Unsteady belief?

Contact Editor
Rabbi Dr. Darrell Ginsberg,

Rabbi Dr. D. Ginzberg
Rabbi Dr. D. Ginzberg
INN:DG

Towards the end of the Torah portion of Shemot, the Jewish people are “re-introduced” to God through Moshe’s revelation to them of the future exodus. After listening to the philosophical presentation, as well as witnessing various miraculous acts, the Torah succinctly records the unified reaction of the nation (Shemot 4:30-31):

“And Aaron spoke all the words that the Lord had spoken to Moses, and he performed the signs before the eyes of the people. And the people believed, and they heard that the Lord had remembered the children of Israel and that He saw their affliction, and they kneeled and prostrated themselves.”

As we read further, Pharaoh reacts in the harshest of manners to the meddling of Moshe and Aharon. He increases the workload, forces the Jewish people to gather the basic supplies, and creates an even more miserable life than what they had been experiencing.

In the beginning of the portion of Vaera, God relays a similar message as in Shemot to be delivered to the Jewish people (ibid 6:6-8):

“Therefore, say to the children of Israel, 'I am the Lord, and I will take you out from under the burdens of the Egyptians, and I will save you from their labor, and I will redeem you with an outstretched arm and with great judgments. And I will take you to Me as a people, and I will be a God to you, and you will know that I am the Lord your God, Who has brought you out from under the burdens of the Egyptians. I will bring you to the land, concerning which I raised My hand to give to Abraham, to Isaac, and to Jacob, and I will give it to you as a heritage; I am the Lord.' "”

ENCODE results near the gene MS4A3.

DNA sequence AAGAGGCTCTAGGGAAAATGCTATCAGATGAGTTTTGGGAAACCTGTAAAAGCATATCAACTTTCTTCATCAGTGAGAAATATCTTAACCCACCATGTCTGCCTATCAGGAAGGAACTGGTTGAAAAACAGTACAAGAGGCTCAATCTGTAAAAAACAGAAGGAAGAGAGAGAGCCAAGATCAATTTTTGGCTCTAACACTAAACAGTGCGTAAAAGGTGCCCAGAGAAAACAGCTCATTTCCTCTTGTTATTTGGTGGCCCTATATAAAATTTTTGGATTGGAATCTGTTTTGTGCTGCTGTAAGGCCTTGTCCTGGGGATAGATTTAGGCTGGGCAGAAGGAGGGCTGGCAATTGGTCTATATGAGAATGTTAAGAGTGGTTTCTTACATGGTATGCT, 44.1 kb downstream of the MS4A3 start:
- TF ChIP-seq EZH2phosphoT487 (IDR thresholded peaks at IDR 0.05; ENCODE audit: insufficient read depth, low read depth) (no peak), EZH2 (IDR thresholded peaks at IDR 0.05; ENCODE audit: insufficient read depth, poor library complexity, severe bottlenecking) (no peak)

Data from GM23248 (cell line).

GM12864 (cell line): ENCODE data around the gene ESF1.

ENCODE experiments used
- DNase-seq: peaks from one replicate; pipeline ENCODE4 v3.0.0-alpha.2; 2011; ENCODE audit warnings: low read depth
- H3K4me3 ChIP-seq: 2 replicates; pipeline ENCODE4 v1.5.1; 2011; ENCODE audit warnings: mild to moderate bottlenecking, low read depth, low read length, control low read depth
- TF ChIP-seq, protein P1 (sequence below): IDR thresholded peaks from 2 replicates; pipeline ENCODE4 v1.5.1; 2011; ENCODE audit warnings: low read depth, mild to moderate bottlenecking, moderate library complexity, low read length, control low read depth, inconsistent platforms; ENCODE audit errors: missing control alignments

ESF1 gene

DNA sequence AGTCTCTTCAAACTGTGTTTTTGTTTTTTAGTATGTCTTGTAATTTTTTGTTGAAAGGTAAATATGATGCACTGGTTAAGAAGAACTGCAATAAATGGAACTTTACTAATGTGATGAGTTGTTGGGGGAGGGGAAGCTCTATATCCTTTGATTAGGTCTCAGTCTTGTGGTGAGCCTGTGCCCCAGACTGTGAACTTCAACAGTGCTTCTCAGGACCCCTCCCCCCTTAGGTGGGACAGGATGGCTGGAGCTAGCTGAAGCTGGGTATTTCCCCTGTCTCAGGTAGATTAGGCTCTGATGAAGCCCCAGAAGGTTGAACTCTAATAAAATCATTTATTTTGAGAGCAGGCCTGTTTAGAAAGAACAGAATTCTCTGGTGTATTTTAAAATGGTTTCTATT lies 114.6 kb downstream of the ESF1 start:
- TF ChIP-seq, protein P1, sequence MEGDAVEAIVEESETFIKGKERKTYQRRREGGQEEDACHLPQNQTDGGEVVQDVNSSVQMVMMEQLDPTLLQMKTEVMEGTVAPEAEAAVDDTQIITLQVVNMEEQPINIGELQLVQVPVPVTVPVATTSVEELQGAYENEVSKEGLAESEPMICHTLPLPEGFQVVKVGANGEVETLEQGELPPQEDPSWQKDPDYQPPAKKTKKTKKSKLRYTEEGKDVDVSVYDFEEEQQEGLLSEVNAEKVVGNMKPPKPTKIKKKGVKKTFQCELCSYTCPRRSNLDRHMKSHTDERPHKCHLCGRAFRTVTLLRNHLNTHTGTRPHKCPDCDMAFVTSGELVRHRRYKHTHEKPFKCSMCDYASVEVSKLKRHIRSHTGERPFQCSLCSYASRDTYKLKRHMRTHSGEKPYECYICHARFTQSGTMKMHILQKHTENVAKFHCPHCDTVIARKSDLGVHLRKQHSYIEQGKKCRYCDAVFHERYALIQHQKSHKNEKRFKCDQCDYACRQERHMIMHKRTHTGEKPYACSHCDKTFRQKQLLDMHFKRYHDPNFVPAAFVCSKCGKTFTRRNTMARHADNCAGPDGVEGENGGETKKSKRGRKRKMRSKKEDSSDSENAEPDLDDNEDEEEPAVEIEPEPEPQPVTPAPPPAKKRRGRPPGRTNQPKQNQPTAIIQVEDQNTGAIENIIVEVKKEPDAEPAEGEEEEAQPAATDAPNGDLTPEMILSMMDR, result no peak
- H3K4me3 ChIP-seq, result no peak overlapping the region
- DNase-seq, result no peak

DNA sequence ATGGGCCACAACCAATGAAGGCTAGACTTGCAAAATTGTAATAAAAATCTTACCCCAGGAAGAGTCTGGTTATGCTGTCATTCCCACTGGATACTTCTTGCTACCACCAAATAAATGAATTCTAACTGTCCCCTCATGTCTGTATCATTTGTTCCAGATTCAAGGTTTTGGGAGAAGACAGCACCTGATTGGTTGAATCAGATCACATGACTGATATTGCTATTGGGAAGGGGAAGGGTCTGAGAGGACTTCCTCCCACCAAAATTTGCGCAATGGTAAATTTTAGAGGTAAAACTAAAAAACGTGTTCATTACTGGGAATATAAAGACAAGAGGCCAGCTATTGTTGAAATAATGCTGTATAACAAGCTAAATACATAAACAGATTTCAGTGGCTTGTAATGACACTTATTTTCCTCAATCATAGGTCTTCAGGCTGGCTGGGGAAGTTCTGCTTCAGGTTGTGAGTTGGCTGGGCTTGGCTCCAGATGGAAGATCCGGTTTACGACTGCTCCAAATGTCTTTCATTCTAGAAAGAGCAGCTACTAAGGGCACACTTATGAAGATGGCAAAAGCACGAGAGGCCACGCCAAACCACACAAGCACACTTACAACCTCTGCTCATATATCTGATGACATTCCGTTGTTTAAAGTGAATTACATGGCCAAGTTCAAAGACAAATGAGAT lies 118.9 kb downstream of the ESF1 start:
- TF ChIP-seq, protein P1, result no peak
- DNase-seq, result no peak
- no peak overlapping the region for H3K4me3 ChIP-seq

Moshe delivers this communication, but the response is quite different (ibid 6:9):

“Moses spoke thus to the children of Israel, but they did not hearken to Moses because of [their] shortness of breath (kotzer ruach) and because of [their] hard labor (avoda kasha).”

As we can clearly see, the reaction was not a positive one.

The inconsistency in their “beliefs” is hard to avoid. In Shemot, they seem like they are all in. In Vaera, there is an apparent disconnect. The simple interpretation would be that they were overwhelmed by the change in circumstance, and this prevented them from “listening” to Moshe. When we turn to the words of the Sages, though, we see a troubling interpretation. One Midrash explains that the Jewish people were of little faith, and therefore would not listen to Moshe. Another claims that they became attached to idolatry. They shed poor light on God as Savior. These inflammatory descriptions cast the Jewish people in the greatest possible negative light. How could they be considered “believers” to begin with, if all along they were lacking?

Ramban rejects this entire line of thinking. He explains that there was never a question of their faith in God. Rather, he writes that they were unable to pay heed to the words of Moshe due to their shortness of spirit:

“like a person whose suffering has become unbearable, and does not want to live even for a moment in the his pain because he knows that he will have relief afterwards”.

He continues by explaining the two descriptions in the verse:

“…shortness of spirit was their fear that Pharaoh should not kill them by the sword, as their officers had told Moses. Hard work was the pressure with which the taskmasters pressed them, not allowing them to hear any idea or to reflect upon it”

While the above interpretation is creative, we must understand why Ramban chooses this path when attempting to elucidate the verse. Why not stick to the simple meaning, rather than create such elaborate explanations?